Potential mechanism of TMEM2/CD44 in endoplasmic reticulum stress‑induced neuronal apoptosis in a rat model of traumatic brain injury
Traumatic brain injury (TBI) can lead to the disruption of endoplasmic reticulum (ER) homeostasis in neurons and induce ER stress. Transmembrane protein 2 (TMEM2) may regulate ER stress through the p38/ERK signaling pathway, independent of the classic unfolded protein response (UPR) pathway. The present study examined the expression of TMEM2 following TBI in a rat model, in an aim to determine whether the mitogen‑activated protein kinase (MAPK) signaling pathway is controlled by TMEM2/CD44 to mitigate secondary brain injury. For this purpose, 89 Sprague‑Dawley rats were used to establish the model of TBI, and TMEM2 siRNA was used to silence TMEM2. Western blot analysis, immunofluorescence, TUNEL assay and Fluoro‑Jade C staining, the wet‑dry method and behavioral scoring were used for analyses. The results revealed that TMEM2 was activated following TBI in rats. The silencing of TMEM2 resulted in a significant increase in the levels of p38 and ERK (components of MAPK signaling), while brain edema, neuronal apoptosis and degeneration were significantly aggravated. TBI increased TMEM2/CD44‑aggravated brain edema and neurological impairment, possibly by regulating ERK and p38 signaling. TMEM2/CD44 may thus be a target for the prevention and control of TBI.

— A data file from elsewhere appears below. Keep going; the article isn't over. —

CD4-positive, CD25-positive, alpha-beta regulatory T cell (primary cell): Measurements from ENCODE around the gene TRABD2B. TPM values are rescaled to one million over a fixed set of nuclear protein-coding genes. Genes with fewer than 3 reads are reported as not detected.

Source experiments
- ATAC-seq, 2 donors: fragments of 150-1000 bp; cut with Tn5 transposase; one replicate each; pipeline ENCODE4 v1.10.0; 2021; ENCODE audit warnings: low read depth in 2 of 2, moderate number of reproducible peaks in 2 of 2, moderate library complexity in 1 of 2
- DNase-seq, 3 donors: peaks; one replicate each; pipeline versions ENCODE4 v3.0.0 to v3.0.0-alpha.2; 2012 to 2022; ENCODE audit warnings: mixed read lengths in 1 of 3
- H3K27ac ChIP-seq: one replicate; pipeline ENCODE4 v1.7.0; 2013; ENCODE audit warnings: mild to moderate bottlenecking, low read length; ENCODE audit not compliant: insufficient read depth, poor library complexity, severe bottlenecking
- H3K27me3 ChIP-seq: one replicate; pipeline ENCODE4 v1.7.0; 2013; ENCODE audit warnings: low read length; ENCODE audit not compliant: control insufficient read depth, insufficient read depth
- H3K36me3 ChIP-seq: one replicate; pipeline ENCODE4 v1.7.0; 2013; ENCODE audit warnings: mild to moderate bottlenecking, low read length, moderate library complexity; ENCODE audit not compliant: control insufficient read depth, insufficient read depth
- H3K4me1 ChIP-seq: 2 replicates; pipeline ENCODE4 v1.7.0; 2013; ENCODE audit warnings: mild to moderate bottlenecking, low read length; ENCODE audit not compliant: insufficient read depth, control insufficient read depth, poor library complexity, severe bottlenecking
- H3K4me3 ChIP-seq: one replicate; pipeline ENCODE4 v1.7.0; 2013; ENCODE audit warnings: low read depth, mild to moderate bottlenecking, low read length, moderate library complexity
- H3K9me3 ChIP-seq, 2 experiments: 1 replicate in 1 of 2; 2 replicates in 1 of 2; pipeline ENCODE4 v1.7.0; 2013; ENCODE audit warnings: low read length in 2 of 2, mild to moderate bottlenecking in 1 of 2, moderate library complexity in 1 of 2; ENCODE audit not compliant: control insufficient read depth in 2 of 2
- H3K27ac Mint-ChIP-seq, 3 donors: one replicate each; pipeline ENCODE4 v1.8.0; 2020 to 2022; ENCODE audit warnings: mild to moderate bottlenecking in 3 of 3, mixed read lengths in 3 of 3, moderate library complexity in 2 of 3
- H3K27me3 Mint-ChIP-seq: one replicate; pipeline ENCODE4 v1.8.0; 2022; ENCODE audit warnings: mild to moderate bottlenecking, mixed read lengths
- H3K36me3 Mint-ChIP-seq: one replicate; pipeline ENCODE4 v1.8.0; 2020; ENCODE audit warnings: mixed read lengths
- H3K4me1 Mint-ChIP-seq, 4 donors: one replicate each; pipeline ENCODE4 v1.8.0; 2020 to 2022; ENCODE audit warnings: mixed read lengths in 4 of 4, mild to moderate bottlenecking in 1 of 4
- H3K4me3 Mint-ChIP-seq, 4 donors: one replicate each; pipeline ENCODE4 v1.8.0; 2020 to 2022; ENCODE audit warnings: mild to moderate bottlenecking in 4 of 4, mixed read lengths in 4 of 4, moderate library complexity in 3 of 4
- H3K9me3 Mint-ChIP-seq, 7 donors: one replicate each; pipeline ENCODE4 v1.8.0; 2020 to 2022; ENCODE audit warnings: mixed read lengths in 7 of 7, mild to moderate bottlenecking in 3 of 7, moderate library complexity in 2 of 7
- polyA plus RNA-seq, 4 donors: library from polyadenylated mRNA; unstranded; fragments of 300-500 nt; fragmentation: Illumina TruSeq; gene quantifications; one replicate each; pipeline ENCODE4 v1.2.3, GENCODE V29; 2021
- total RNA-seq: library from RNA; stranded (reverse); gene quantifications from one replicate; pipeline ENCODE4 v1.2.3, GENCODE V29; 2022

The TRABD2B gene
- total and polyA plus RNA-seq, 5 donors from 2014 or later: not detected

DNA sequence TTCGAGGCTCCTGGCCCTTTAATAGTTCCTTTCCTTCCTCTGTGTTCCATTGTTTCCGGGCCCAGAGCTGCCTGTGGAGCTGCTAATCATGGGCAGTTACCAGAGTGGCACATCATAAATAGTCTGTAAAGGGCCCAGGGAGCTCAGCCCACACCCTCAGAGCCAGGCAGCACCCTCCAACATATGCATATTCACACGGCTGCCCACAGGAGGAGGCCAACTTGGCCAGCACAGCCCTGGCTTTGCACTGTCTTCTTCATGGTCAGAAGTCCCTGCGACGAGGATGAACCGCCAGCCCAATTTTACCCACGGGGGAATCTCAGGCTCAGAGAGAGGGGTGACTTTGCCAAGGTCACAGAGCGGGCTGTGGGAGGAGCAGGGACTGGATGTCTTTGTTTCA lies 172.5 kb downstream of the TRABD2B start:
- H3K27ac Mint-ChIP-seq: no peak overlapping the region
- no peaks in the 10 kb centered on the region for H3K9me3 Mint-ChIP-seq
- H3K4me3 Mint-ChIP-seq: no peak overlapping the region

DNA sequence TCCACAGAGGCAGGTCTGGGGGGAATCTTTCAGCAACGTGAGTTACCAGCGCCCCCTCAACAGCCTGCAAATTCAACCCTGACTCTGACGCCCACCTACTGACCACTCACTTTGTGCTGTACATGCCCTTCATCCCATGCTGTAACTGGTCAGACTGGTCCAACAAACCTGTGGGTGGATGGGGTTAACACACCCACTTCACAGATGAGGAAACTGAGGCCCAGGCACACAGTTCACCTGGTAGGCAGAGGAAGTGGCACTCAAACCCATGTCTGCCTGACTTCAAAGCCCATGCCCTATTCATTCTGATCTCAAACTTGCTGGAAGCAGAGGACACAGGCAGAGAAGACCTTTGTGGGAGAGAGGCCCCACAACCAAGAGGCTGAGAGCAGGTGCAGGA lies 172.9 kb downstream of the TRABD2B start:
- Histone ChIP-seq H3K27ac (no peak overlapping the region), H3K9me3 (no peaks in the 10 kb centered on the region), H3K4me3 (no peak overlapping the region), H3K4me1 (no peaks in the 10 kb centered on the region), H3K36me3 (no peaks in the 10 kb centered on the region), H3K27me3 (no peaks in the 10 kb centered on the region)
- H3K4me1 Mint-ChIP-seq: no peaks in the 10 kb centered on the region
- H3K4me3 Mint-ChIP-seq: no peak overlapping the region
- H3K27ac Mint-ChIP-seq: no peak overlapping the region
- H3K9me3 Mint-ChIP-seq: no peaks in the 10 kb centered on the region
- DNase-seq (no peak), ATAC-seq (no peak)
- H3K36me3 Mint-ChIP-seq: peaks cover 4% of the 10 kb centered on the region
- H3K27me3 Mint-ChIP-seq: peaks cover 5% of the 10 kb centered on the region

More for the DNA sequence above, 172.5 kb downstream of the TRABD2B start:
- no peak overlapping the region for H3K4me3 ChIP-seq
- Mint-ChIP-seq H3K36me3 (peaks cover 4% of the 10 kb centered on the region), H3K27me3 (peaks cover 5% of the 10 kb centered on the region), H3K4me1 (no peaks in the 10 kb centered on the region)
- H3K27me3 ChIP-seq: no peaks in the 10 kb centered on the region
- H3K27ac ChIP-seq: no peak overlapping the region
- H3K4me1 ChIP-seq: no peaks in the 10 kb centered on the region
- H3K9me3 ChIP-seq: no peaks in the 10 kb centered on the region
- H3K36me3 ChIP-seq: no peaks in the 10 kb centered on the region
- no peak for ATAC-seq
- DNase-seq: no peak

Keywords: CD44; MAPK pathway; endoplasmic reticulum stress; transmembrane protein 2; traumatic brain injury.